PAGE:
Posted on January 4, 2017
In 2008, nearly 136 thousand children were adopted. Of these about 37 percent were foster children adopted by the family of their placement. Children born and raised within their biological family are usually provided the opportunity to feel connected to their parents, siblings and grandparents long before they enter this world. Unfortunately, the same is not true for many adoption-eligible children. With foster care adoption, families are afforded the opportunity to learn about one another while giving the child a safe and comfortable setting in which to thrive. Through the support system offered by foster agencies, families are provided with the necessary services that aid in assuring that children are placed in appropriate homes. When a child becomes eligible for adoption, the foster parents are second only to biological relatives for the opportunity to make the child a permanent part of their family.
Foster care adoptions give children the opportunity to get to know their new families that many others are not afforded. They are able to attend counseling with their new parents and siblings which gives them the chance to work out any issues that may arise. These children are also able to get to know extended family members and begin learning about their customs and traditions. It is important to remember that biological children are most often loved, and deeply cared for long before the child is born. Adopted children have the right to the bonds that tie a family together. Additionally, families have a responsibility to insure that these children are given the same love and respect as any other member. Foster children have a better chance of obtaining this connection than non-foster adoption children because they have already spent a great deal of time in the home and around other family members before the adoption takes place.
Children born into a home are taught the rules, customs and traditions of their families from the moment of their birth. Whether it be issues of morality or virtue, biological children grow up learning from the beginning what is, and what is not to be tolerated in their parents’ home. Many foster children are placed in homes that far differ from their parents’ homes. A sudden change in these circumstances can alter the life of a child in irreparable ways. Foster care gives potential adoptive parents the opportunity to be sure that the child they are accepting as a part of their family will respect their rules and traditions. They can be sure that other children in their home will be safe from cruelty and disrespect. Not only that, the children themselves are given the chance to not only learn, but also, practice the skills needed to successfully integrate into their new family.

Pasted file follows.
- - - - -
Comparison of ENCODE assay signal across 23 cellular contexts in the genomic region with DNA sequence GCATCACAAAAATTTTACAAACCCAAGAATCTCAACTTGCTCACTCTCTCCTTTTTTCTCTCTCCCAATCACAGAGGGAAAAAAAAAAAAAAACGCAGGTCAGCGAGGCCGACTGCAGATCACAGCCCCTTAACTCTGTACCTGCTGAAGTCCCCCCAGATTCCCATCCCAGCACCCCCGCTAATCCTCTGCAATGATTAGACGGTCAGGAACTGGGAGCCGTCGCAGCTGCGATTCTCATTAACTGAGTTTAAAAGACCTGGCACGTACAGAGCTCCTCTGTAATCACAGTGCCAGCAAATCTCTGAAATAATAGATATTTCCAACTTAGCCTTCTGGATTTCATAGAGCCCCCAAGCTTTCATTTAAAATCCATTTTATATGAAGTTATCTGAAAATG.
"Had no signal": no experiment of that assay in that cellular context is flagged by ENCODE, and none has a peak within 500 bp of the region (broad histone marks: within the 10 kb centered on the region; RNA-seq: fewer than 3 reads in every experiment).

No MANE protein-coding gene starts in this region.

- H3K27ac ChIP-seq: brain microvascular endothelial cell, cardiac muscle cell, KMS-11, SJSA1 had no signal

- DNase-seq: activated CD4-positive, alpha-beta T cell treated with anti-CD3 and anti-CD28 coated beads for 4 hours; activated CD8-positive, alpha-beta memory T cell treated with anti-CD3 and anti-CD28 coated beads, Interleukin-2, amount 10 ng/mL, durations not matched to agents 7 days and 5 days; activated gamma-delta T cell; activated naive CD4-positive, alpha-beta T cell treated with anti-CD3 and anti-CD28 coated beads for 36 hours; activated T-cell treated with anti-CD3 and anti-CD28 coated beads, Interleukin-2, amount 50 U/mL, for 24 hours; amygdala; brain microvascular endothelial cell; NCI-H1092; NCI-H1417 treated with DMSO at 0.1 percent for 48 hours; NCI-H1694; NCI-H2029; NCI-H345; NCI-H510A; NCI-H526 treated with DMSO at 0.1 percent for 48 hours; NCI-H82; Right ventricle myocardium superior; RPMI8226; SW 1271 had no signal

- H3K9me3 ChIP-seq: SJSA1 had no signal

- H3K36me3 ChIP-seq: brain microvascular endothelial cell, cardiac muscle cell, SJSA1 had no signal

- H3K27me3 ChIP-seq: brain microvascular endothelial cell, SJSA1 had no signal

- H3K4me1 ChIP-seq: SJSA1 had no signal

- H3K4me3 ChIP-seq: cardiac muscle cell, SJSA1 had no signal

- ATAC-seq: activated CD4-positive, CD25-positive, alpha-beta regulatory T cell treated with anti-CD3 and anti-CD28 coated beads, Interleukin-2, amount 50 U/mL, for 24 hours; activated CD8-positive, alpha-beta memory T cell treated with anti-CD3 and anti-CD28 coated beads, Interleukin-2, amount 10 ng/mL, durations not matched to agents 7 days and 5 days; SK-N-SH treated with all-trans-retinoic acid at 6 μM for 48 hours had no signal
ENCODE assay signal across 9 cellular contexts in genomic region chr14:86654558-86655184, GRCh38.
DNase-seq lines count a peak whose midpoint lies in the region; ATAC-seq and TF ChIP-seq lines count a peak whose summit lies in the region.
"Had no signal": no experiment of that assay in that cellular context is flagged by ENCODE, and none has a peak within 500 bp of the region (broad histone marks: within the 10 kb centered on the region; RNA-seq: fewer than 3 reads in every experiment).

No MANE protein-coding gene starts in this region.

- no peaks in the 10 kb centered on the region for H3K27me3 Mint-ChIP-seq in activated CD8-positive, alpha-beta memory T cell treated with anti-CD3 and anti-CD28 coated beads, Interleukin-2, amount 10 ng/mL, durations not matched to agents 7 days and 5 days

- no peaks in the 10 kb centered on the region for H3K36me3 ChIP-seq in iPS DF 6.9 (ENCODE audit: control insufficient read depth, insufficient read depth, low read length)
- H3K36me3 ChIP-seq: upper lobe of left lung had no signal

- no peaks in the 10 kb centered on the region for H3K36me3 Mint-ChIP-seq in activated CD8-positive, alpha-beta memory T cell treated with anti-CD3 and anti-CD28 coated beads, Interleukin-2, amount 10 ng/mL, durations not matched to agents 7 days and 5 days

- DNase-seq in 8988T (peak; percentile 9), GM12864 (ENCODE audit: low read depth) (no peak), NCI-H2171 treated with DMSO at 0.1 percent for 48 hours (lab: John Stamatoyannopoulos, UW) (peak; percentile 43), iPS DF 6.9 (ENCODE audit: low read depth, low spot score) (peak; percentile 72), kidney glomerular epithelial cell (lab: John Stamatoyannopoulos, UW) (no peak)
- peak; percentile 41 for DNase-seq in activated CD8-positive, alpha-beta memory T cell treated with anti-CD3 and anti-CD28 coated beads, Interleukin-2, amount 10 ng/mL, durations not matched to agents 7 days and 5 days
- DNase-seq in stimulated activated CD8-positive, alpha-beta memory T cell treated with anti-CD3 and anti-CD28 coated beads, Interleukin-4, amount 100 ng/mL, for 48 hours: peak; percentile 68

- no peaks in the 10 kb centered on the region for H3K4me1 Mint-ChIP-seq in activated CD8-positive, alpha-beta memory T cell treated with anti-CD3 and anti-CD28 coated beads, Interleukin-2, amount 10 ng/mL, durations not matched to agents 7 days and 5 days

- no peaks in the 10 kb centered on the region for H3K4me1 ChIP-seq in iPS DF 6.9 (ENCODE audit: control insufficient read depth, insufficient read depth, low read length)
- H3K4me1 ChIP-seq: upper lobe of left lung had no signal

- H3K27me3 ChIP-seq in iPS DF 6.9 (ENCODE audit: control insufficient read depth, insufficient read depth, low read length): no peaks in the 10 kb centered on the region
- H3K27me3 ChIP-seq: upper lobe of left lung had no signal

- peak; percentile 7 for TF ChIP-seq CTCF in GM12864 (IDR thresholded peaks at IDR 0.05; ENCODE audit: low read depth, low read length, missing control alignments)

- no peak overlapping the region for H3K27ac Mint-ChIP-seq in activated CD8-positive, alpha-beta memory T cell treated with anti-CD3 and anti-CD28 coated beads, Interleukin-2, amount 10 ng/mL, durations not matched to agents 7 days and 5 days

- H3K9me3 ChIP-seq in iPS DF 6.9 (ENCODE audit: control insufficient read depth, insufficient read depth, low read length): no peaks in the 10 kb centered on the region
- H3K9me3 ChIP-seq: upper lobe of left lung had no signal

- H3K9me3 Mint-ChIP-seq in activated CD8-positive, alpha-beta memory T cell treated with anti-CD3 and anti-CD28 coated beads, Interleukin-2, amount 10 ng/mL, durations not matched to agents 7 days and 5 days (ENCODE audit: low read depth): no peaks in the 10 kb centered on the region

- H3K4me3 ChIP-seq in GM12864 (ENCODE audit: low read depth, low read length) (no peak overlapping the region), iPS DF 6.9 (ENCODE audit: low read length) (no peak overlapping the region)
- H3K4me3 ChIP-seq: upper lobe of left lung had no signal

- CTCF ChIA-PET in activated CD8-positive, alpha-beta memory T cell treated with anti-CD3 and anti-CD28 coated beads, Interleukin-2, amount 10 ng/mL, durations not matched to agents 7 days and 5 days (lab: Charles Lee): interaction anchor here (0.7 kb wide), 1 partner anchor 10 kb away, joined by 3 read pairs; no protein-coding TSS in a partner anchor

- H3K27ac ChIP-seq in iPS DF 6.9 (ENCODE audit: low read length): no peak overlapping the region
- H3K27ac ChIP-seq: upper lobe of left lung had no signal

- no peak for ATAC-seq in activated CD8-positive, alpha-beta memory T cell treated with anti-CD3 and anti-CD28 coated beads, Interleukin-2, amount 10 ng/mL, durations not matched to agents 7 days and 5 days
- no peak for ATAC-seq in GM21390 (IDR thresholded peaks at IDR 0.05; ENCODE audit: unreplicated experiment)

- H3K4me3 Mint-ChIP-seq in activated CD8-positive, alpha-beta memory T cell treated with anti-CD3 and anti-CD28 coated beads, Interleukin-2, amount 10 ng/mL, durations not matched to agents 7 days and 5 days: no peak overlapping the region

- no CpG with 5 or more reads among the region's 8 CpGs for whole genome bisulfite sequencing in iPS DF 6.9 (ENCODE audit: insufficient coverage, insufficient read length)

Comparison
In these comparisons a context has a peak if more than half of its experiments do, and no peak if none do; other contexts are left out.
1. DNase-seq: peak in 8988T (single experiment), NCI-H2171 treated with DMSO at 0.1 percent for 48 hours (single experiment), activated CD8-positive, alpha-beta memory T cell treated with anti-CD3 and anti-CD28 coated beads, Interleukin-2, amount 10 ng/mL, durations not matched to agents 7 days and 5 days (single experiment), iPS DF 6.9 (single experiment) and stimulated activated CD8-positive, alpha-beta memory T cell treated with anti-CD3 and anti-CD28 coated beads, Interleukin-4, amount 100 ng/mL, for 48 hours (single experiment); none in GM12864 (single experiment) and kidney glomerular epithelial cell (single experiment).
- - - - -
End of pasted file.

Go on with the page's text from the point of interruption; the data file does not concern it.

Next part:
Insuring a family’s success following an adoption is vital to the health and well-being of everyone involved. Children must be given the chance to integrate slowly. Drastic changes in how a household is ran and what is important to a child’s new family play a big part in the success or failure of a new family dynamic. Those children must be given the chance to learn and change before being thrust into new situations. They must also be sure they will be fully loved and accepted by their new family. Foster care adoptions give these opportunities to everyone involved and creates a solid base for the child’s growth and success in the home.